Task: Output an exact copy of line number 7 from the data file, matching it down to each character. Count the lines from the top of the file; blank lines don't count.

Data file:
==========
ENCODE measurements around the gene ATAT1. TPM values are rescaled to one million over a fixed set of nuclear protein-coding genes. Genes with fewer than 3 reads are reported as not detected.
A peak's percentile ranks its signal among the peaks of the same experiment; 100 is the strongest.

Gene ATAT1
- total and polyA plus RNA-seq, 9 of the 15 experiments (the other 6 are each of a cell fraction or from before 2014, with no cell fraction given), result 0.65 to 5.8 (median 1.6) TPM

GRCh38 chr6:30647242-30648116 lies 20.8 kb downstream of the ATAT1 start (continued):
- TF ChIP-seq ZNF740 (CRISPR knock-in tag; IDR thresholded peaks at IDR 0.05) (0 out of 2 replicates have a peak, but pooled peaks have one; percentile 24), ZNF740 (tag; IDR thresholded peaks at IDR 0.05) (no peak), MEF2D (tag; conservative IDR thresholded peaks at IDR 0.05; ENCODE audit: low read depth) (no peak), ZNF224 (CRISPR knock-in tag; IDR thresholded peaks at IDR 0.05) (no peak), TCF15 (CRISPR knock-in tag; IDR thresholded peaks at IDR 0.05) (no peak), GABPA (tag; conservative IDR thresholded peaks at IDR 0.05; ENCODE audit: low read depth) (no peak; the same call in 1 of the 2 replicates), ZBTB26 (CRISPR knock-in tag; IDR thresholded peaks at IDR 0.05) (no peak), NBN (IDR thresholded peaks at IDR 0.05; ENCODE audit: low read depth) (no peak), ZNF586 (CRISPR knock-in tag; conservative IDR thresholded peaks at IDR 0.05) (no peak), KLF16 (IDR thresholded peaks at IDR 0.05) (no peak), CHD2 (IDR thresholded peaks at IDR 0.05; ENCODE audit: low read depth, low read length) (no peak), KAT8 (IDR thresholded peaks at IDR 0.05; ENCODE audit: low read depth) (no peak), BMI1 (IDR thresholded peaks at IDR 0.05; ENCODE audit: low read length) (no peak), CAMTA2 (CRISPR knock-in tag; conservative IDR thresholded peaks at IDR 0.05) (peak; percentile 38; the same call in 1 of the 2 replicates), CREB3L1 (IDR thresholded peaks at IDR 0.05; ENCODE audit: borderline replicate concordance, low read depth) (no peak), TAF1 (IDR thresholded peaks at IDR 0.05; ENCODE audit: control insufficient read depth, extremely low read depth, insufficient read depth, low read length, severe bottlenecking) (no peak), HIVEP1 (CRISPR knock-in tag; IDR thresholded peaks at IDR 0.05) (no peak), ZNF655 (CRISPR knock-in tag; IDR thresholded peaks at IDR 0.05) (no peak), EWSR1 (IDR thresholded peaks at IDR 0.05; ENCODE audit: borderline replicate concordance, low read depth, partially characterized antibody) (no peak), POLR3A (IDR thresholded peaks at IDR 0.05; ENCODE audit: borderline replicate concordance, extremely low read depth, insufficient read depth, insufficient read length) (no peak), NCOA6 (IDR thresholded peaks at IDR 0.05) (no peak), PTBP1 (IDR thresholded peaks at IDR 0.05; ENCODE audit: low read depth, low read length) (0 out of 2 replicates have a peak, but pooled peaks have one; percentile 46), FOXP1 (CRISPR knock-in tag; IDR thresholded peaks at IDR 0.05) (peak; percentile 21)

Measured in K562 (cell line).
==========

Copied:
Measured in K562 (cell line).